• All other merchants processing up to 1 million Visa or Mastercard transactions annually
  • Validation Requirements:
    • These largely depend on the requirements of the merchant’s acquiring bank
    • Typically include an SAQ and Quarterly External Scan by ASV

Level 3 and Level 4 merchants may alternatively, at their own discretion, engage a PCI SSC-approved QSA for an onsite assessment instead of performing a self-assessment.

Visa updated their validation measurements as of January 31, 2017, for small merchants, the full document can be found here. But here are the sections I want to point out. All Level 4 merchants must use only Payment Card Industry (PCI) certified Qualified Integrator and Re-seller (QIR) professional for point-of-sale (POS) application and terminal instantiation and integration. Effective January 31st, 2017, acquirers must ensure Level 4 merchants annually validate PCI DSS compliance or participate in the Technology Innovation Program (TIP). Participation in TIP allows qualifying merchants to discontinue the annual PCI-DSS validation assessment.

Note: Single-use terminals without Internet connectivity (dial-up terminals) are considered low-risk and may be excluded from these requirements.

One other thing to note here is if you have been breached you will automatically be classified as a Level 1 merchant for PCI compliance purposes, regardless of transaction volume. Conducting a full ROC, even for a small organization, will likely be extremely daunting and expensive. So, there is an added incentive for you level 2 through 4 merchants to make sure that they truly are PCI compliant.

Fines and Consequences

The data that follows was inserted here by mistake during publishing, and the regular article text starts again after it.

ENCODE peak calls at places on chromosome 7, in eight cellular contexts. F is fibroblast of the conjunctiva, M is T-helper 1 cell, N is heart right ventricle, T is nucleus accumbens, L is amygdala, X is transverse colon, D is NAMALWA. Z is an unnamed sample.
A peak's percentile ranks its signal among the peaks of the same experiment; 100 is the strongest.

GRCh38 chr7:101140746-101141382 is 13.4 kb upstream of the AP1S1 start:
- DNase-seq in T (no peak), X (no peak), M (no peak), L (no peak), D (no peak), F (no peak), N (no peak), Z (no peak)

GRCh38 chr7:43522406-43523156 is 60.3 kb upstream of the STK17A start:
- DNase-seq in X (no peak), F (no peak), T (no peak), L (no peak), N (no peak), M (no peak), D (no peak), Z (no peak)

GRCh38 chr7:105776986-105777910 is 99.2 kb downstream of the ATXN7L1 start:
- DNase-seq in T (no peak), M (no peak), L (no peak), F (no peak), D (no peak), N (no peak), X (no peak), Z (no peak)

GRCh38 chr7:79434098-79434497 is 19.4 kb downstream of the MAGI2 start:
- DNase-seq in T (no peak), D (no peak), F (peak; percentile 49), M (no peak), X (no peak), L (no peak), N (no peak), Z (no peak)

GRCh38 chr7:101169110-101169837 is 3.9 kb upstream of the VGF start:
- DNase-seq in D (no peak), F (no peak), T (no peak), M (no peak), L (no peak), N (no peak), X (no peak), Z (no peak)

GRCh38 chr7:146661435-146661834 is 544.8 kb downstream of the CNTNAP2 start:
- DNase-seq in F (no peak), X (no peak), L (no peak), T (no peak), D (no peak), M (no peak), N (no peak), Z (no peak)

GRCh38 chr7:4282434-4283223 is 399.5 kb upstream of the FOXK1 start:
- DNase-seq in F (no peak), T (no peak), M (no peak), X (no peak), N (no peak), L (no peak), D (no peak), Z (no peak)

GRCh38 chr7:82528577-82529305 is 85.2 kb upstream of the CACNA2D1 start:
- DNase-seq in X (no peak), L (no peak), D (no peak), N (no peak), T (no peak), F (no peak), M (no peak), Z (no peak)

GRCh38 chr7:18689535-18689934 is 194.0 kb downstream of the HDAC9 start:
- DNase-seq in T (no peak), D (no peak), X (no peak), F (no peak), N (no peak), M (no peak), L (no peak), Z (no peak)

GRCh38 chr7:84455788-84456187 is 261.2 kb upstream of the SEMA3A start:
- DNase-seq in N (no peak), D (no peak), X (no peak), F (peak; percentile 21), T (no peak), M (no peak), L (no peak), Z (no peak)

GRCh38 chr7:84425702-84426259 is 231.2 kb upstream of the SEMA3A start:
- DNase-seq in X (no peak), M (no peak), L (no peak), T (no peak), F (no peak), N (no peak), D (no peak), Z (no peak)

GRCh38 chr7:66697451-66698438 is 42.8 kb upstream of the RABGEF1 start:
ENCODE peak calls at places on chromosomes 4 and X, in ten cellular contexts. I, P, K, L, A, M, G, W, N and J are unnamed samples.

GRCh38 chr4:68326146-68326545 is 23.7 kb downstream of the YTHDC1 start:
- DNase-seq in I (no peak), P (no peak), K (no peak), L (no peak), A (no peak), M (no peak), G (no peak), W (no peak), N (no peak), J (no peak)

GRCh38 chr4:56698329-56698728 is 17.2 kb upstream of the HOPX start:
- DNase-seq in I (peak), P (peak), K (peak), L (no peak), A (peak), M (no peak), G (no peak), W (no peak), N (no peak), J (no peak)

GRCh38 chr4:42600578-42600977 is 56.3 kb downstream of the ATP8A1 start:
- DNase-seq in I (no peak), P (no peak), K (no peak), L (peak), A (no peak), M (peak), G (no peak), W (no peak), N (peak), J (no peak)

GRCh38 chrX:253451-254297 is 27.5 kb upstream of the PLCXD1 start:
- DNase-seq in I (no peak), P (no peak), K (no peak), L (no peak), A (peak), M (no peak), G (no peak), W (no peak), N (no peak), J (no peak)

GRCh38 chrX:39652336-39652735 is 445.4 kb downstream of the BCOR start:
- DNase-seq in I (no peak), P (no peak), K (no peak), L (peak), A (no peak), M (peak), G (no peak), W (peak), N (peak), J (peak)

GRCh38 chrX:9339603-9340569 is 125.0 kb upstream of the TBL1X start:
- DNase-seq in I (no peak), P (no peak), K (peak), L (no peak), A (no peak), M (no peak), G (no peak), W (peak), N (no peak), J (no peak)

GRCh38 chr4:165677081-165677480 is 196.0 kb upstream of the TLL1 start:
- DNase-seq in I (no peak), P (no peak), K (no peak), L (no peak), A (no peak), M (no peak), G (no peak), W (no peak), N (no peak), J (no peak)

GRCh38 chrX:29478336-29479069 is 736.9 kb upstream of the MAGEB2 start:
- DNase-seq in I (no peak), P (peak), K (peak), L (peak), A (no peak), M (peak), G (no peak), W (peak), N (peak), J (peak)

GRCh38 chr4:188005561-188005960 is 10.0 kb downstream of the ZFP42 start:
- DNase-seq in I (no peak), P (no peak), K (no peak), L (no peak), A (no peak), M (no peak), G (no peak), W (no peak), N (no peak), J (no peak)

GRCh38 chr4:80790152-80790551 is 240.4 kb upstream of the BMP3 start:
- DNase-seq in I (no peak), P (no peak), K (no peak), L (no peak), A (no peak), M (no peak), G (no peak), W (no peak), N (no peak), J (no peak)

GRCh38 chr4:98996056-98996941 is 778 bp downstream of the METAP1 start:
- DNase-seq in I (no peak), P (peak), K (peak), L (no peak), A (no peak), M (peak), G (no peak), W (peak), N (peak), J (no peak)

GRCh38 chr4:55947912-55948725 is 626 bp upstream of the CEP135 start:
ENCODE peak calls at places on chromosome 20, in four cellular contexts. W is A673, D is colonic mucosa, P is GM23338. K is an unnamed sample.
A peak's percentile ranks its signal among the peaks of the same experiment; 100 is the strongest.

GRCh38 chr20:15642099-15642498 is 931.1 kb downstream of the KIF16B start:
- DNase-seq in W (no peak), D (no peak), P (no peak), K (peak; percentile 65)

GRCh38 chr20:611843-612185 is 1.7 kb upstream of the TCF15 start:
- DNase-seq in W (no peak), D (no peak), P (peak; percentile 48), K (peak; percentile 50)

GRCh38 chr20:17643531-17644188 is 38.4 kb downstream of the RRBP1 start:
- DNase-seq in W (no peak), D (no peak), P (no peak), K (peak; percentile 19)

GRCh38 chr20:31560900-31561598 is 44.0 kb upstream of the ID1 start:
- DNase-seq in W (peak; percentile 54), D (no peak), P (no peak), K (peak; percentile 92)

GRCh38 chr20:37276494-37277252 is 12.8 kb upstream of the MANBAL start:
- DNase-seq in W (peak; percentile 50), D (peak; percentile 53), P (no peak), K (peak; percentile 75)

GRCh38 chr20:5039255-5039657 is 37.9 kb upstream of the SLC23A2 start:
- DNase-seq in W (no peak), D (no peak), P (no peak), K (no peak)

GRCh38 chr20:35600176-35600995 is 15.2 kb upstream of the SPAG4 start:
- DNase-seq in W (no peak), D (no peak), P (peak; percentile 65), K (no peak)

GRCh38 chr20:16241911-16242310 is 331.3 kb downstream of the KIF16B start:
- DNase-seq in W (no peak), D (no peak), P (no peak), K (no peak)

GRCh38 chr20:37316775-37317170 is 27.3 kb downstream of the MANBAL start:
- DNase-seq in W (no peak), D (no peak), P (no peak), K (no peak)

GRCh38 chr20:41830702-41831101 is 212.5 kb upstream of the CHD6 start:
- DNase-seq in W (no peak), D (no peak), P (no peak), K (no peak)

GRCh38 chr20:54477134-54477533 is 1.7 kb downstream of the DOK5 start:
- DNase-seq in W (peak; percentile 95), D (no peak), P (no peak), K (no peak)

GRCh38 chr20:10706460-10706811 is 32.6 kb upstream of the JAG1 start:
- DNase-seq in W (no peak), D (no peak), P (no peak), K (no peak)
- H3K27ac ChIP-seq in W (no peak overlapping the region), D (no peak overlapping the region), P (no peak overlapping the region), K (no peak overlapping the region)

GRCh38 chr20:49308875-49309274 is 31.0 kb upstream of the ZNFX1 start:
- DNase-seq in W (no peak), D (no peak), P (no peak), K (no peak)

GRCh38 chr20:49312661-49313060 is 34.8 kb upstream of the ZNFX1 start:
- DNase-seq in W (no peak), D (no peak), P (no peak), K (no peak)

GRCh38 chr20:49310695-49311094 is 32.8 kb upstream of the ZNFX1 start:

1. Monthly Penalties:

Non-compliance can result in penalties ranging from $5,000 to $100,000 per month by the Credit Card Companies (Visa, MasterCard, Discover, AMEX).  Penalties depend on the volume of clients and transactions; these volumes can help to determine what level of PCI-DSS compliance a company should be on.

  1. Data Breaches:

PCI DSS Compliance does not prevent data breaches; companies that meet PCI DSS requirements can suffer attacks and data loss.  If a company is compliant and suffers a data breach, it can still be responsible for paying penalties. However, the card brands may significantly lower or eliminate fines if the company in question has taken all the necessary steps to be PCI DSS compliant. 

  • The average cost of a breach is $150 per record, according to the Ponemon Institute’s 2019 “Cost of a Data Breach” report;
  • Costs of card replacement or issuing, between $3 to $10 per card;
  • Increased rates charged by banks and/or processors
  • Termination of Merchant Relationship with the credit card brands;
  • Lawsuit by the clients whose information has been breached;